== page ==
No. 8: St Paul condemns homosexuality in the opening chapter of the Book of Romans: “In the same way also the men, giving up natural intercourse with women, were consumed with passion for one another. Men committed shameless acts with men and received in their own persons the due penalty for their error.” (Romans 1:27)

       No. 9: In this story from the Book of Judges, an Israelite leader, Jephthah, makes a rash vow to God, which has to be carried out: “And Jephthah made a vow to the Lord, and said, ‘If you will give the Ammonites into my hand, then whoever comes out of the doors of my house to meet me, when I return victorious from the Ammonites, shall be the Lord’s, to be offered up by me as a burnt-offering.’ Then Jephthah came to his home at Mizpah; and there was his daughter coming out to meet him with timbrels and with dancing. She was his only child; he had no son or daughter except her. When he saw her, he tore his clothes, and said, ‘Alas, my daughter! You have brought me very low; you have become the cause of great trouble to me. For I have opened my mouth to the Lord, and I cannot take back my vow.’” (Judges 11:30-1, 34-5)

       No. 10: In the following account, the Lord is speaking to Abraham, commanding him to sacrifice his son: ‘Take your son, your only son Isaac, whom you love, and go to the land of Moriah, and offer him there as a burnt-offering on one of the mountains that I shall show you.’ (Genesis 22:2)

       No. 11: “Wives, submit to your husbands as to the Lord.” (Ephesians 5:22)

       No. 12: “Slaves, submit yourselves to your masters with all respect, not only to the good and gentle but also to the cruel.” (1 Peter 2:18)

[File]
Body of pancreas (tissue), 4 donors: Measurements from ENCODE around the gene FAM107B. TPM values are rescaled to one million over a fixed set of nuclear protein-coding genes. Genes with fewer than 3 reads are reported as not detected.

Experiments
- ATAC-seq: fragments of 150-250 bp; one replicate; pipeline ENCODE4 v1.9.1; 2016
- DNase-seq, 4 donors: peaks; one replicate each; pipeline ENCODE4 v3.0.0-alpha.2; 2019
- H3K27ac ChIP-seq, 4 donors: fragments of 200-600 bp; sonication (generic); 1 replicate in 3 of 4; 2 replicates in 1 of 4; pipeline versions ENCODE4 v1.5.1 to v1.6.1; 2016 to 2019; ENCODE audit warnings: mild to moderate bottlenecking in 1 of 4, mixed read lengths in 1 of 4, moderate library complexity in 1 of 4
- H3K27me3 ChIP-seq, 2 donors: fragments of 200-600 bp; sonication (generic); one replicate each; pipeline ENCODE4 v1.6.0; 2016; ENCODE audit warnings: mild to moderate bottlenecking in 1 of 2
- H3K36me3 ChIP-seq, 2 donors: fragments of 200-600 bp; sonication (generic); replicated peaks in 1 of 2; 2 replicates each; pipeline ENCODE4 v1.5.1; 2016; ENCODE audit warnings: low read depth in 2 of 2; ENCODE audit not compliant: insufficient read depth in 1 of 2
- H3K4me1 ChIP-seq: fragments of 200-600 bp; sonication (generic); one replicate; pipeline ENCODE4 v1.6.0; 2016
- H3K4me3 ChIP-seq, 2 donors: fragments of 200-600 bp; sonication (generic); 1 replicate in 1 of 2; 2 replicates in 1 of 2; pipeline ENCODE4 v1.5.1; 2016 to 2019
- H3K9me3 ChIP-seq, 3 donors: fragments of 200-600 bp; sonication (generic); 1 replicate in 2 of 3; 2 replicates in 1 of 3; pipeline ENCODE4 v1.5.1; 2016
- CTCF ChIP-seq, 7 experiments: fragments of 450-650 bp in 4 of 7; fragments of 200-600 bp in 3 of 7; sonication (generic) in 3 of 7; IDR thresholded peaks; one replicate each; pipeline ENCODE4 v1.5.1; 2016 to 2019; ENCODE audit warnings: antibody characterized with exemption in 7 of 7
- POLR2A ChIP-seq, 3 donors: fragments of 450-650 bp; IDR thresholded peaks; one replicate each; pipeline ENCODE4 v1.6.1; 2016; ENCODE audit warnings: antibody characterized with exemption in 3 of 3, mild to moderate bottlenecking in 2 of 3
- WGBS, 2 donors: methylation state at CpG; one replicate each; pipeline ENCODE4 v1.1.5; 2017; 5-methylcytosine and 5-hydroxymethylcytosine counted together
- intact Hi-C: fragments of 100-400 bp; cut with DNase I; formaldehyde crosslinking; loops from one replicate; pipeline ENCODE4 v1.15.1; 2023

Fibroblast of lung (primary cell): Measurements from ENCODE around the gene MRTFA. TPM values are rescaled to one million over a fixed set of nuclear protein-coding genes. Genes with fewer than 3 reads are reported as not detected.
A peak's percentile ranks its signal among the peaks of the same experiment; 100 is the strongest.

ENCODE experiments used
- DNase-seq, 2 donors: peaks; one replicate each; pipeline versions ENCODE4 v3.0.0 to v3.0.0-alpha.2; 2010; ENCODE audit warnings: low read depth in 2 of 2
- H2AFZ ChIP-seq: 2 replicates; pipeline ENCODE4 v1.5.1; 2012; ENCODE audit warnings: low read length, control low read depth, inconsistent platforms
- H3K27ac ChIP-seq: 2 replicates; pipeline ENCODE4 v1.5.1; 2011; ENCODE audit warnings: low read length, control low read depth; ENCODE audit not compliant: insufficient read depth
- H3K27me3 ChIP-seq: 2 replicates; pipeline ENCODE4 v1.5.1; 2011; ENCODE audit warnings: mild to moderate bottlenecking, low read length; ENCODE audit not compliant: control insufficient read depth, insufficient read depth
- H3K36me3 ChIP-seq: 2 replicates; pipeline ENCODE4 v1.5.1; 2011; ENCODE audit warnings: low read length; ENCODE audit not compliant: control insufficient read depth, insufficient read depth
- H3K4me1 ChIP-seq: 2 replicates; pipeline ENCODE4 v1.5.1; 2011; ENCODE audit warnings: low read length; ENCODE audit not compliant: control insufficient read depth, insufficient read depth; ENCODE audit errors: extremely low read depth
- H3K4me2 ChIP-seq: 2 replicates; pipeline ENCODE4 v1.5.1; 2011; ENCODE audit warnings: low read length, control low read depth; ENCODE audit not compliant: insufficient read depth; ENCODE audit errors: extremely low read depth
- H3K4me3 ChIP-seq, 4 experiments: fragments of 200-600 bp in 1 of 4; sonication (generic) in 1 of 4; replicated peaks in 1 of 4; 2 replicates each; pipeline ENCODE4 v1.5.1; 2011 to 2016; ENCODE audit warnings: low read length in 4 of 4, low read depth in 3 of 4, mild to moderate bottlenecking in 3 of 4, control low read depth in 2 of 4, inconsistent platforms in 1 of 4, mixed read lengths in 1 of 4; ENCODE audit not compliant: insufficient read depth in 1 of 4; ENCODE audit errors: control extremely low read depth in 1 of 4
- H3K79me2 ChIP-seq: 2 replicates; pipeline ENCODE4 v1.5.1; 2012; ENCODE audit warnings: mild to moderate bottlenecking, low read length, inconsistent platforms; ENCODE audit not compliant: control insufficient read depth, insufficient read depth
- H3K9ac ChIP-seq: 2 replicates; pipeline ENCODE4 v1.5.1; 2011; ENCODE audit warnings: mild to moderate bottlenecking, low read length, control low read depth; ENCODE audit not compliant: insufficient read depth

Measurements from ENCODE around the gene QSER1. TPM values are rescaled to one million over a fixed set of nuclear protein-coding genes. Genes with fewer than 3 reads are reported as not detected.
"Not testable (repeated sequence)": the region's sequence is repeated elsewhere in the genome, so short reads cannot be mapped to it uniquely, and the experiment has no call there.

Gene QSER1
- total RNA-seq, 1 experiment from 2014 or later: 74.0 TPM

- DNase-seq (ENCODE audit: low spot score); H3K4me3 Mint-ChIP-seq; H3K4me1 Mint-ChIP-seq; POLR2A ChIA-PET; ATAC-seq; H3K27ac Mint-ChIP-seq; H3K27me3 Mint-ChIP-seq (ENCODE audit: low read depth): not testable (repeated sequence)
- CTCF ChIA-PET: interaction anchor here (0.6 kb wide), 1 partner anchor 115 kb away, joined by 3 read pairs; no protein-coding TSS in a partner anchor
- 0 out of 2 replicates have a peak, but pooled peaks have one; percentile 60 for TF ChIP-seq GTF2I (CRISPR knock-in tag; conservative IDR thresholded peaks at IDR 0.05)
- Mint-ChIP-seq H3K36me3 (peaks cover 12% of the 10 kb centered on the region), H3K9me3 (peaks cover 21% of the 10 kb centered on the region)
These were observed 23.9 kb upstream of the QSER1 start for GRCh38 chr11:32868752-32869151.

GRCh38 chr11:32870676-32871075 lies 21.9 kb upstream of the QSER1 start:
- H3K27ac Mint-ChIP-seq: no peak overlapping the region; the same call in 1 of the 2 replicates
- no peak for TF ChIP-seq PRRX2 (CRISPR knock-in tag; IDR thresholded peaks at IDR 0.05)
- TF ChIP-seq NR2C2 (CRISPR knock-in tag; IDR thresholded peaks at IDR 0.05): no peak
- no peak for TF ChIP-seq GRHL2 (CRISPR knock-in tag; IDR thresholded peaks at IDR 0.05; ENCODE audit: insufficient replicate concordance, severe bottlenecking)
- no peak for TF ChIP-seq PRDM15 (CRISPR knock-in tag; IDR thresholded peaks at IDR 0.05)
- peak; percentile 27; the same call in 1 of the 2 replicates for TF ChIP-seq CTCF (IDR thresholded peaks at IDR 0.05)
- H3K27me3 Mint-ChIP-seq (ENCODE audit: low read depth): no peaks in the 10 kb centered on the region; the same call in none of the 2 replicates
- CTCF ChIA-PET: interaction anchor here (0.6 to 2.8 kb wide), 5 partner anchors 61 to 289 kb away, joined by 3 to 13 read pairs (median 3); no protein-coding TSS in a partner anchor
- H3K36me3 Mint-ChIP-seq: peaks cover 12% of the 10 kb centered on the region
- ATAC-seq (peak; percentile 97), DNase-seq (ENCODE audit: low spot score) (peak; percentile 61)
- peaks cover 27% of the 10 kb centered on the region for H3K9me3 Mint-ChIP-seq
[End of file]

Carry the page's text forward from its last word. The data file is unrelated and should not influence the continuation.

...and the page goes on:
No. 13: "If a man happens to meet a virgin who is not pledged to be married and rapes her and they are discovered, he shall pay her father fifty shekels of silver. He must marry the young woman, for he has violated her. He can never divorce her as long as he lives."  Deuteronomy 28-29
Seldom Sermonized Bible Quotes

Alan: It is not my intent to reduce the Bible to absurdity, nor vilify it with guilt-by-association. 

It is an irrefutable fact that the Bible is an extraordinary document, rich in wisdom. history and literary merit. 

Not least of the Bible's many virtues is ancient Jewry's frank representation of the tribe's most notable personages, with little or no "nipping and tucking" to cosmeticize "the unattractive." This consistent refusal to "cover up" the tawdriness and vility of central characters in Jewish history --- indeed, King David himself is described as a peeping Tom, an adulterer and a murderer --- puts the Bible "in a league by itself."

It is my intention to encourage Christians to mature; to move beyond the comforting certainty of biblical inerrancy.

"Mistakes In Scripture: What Happens When The Bible Gets The Bible Wrong?"

"Disturbing Divine Behavior:
Troubling Old Testament Images Of God"

What happens when we no longer believe that the apogee of justice 
is for "the good guy" to slay "the bad guy?"